Seriously, suck it!
is it peculiar to this particular example?
if the DR values for CD and vinyl releases are different, it does not necessarily show that they were cut from different masters.
Quote from: cliveb on 04 October, 2013, 11:42:17 AMovershootNah, try running a square wave through a high-pass or all-pass filter.
His results are certainly interesting, but I question his conclusions.He knows for sure that the vinyl was cut from the same digital master as the CD, so he concludes that it cannot possibly have more DR. But the TT meter unambiguously shows that the vinyl has a higher peak-to-avg ratio. So in an objective sense, the DR of the vinyl *is* greater. But of course whatever that increased DR is on the vinyl, it certainly is *not* genuine signal that is missing from the CD.
And finally, he states the vinyl cannot possibly sound better than the CD. But in my book, it's entirely plausible that this artificially expanded DR may sound more pleasing. Or less pleasing, of course. The vinyl's extra DR is some kind of distortion, for sure, but it could be euphonic.
In summary, this youtube posting proves nothing - it merely adds a further complication. The plot thickens.EDIT: sorry - it *does* prove one thing: that if the DR values for CD and vinyl releases are different, it does not necessarily show that they were cut from different masters.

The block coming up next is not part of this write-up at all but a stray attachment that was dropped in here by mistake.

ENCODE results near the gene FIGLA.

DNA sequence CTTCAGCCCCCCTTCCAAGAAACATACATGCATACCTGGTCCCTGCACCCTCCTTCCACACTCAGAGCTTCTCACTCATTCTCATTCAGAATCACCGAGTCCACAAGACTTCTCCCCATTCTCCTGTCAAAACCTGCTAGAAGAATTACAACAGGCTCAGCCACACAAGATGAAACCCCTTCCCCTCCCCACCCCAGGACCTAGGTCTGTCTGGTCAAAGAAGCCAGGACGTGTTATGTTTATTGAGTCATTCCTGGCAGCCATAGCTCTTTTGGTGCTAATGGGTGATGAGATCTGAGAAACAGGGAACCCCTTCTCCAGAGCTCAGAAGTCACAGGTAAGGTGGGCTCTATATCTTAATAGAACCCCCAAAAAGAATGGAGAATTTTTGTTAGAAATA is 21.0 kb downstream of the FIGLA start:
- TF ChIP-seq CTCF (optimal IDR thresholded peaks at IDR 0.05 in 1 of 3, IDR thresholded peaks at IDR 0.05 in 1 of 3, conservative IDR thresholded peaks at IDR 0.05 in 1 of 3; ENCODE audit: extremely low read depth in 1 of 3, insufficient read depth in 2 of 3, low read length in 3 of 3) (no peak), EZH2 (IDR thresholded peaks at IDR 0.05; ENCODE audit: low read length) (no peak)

How do you think this would play out if a non-dynamic master was used on both the CD and the LP? (e.g. all of my needle drops that have really bricked masters have very similar looking waveforms and are usually within ~1 dB with that meter.) Ian Shepherd is known to engineer decent recordings in a time when most do not. His example was a pretty dynamic CD mix.
Rather interesting experiment done by Ian Shepherd, identifying a likely cause of the DR discrepancy:http://forums.stevehoffman.tv/threads/is-t...11#post-9481216
Why do all (by all I'm speaking from my personal experience thus far as well) the eighties LPs measure almost exactly the same as their CD counterparts? Both are equally dynamic but for some reason always have pretty much the same DR "value" as one another....these records should, in theory, be "scoring" 3-4 dB higher on that meter as well. The records have the same issues of crosstalk, soundstage, etc. that we're taking Ian's word is changing the the "value" of his own recording.